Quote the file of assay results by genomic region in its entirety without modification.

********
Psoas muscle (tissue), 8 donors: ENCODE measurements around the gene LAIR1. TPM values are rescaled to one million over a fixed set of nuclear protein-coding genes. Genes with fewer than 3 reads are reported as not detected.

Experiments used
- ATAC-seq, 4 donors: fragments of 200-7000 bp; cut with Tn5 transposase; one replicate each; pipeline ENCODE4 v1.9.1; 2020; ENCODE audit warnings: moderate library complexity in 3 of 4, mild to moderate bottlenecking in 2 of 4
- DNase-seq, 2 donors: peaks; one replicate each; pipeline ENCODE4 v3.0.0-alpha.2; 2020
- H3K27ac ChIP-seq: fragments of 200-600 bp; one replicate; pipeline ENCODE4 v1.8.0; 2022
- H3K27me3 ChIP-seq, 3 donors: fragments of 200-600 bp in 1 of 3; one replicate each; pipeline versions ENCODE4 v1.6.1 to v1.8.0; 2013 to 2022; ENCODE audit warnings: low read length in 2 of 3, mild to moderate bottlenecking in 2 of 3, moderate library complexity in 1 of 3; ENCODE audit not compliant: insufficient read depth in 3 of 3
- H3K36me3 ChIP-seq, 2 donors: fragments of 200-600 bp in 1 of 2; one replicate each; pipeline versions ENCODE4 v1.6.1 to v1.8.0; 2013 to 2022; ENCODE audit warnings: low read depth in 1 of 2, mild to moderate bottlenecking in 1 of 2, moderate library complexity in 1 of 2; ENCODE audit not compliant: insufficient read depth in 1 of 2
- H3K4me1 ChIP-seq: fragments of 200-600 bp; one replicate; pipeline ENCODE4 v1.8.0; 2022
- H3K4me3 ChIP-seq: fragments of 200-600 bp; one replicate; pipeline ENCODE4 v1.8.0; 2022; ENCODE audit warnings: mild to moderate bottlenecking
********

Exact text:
Psoas muscle (tissue), 8 donors: ENCODE measurements around the gene LAIR1. TPM values are rescaled to one million over a fixed set of nuclear protein-coding genes. Genes with fewer than 3 reads are reported as not detected.

Experiments used
- ATAC-seq, 4 donors: fragments of 200-7000 bp; cut with Tn5 transposase; one replicate each; pipeline ENCODE4 v1.9.1; 2020; ENCODE audit warnings: moderate library complexity in 3 of 4, mild to moderate bottlenecking in 2 of 4
- DNase-seq, 2 donors: peaks; one replicate each; pipeline ENCODE4 v3.0.0-alpha.2; 2020
- H3K27ac ChIP-seq: fragments of 200-600 bp; one replicate; pipeline ENCODE4 v1.8.0; 2022
- H3K27me3 ChIP-seq, 3 donors: fragments of 200-600 bp in 1 of 3; one replicate each; pipeline versions ENCODE4 v1.6.1 to v1.8.0; 2013 to 2022; ENCODE audit warnings: low read length in 2 of 3, mild to moderate bottlenecking in 2 of 3, moderate library complexity in 1 of 3; ENCODE audit not compliant: insufficient read depth in 3 of 3
- H3K36me3 ChIP-seq, 2 donors: fragments of 200-600 bp in 1 of 2; one replicate each; pipeline versions ENCODE4 v1.6.1 to v1.8.0; 2013 to 2022; ENCODE audit warnings: low read depth in 1 of 2, mild to moderate bottlenecking in 1 of 2, moderate library complexity in 1 of 2; ENCODE audit not compliant: insufficient read depth in 1 of 2
- H3K4me1 ChIP-seq: fragments of 200-600 bp; one replicate; pipeline ENCODE4 v1.8.0; 2022
- H3K4me3 ChIP-seq: fragments of 200-600 bp; one replicate; pipeline ENCODE4 v1.8.0; 2022; ENCODE audit warnings: mild to moderate bottlenecking